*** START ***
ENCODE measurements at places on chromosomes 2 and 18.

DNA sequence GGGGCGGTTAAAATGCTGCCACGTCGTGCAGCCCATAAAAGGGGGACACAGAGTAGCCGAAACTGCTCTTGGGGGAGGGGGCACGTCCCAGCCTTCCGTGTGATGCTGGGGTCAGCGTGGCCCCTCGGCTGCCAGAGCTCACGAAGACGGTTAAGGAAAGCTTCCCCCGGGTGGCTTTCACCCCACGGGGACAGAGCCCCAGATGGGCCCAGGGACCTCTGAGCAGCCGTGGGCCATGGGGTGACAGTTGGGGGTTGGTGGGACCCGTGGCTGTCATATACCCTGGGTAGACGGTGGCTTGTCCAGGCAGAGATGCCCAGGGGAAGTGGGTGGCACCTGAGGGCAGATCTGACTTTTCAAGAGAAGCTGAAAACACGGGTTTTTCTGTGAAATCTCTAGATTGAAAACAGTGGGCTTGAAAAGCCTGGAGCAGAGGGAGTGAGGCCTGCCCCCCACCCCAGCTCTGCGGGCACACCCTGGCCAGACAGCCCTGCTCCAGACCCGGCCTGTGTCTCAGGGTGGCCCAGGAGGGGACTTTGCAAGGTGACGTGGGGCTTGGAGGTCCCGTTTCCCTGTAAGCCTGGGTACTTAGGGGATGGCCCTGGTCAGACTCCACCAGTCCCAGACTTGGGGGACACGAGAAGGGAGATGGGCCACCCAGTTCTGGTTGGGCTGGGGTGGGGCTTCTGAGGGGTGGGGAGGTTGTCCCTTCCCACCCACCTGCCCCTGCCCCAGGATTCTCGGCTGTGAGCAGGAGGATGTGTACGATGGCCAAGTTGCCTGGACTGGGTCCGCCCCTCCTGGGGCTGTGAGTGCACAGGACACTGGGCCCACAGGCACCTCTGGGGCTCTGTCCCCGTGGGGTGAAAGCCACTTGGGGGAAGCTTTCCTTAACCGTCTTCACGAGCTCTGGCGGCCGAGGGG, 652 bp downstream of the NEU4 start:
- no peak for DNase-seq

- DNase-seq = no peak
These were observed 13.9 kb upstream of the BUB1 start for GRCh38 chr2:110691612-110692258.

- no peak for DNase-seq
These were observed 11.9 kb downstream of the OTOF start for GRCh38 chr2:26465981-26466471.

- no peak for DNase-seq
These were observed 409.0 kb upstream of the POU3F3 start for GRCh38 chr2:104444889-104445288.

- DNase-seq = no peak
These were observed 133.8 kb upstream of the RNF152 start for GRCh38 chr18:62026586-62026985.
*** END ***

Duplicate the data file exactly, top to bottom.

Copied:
ENCODE measurements at places on chromosomes 2 and 18.

DNA sequence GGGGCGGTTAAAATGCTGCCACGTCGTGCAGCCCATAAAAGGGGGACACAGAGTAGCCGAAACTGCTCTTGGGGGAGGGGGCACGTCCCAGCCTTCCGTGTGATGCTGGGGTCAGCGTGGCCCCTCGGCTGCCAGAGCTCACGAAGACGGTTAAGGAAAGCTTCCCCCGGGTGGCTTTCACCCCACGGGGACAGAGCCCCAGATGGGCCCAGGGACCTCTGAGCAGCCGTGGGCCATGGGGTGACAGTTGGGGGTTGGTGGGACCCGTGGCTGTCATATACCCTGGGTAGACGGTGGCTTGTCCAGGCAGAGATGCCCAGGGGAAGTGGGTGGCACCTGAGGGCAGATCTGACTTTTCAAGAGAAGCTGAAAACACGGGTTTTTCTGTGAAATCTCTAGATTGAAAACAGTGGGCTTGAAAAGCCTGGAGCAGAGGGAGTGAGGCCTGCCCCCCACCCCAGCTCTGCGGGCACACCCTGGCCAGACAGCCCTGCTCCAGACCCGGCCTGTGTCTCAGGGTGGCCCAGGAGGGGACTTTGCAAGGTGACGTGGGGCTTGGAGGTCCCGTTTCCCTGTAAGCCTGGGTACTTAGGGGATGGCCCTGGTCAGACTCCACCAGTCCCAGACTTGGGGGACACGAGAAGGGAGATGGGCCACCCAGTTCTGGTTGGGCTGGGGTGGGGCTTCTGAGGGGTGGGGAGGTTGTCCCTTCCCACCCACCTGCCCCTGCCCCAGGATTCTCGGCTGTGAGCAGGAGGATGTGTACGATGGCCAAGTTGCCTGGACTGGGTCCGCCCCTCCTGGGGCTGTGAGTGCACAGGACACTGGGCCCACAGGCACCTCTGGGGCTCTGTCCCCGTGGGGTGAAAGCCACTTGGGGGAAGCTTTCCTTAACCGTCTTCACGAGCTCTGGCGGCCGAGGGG, 652 bp downstream of the NEU4 start:
- no peak for DNase-seq

- DNase-seq = no peak
These were observed 13.9 kb upstream of the BUB1 start for GRCh38 chr2:110691612-110692258.

- no peak for DNase-seq
These were observed 11.9 kb downstream of the OTOF start for GRCh38 chr2:26465981-26466471.

- no peak for DNase-seq
These were observed 409.0 kb upstream of the POU3F3 start for GRCh38 chr2:104444889-104445288.

- DNase-seq = no peak
These were observed 133.8 kb upstream of the RNF152 start for GRCh38 chr18:62026586-62026985.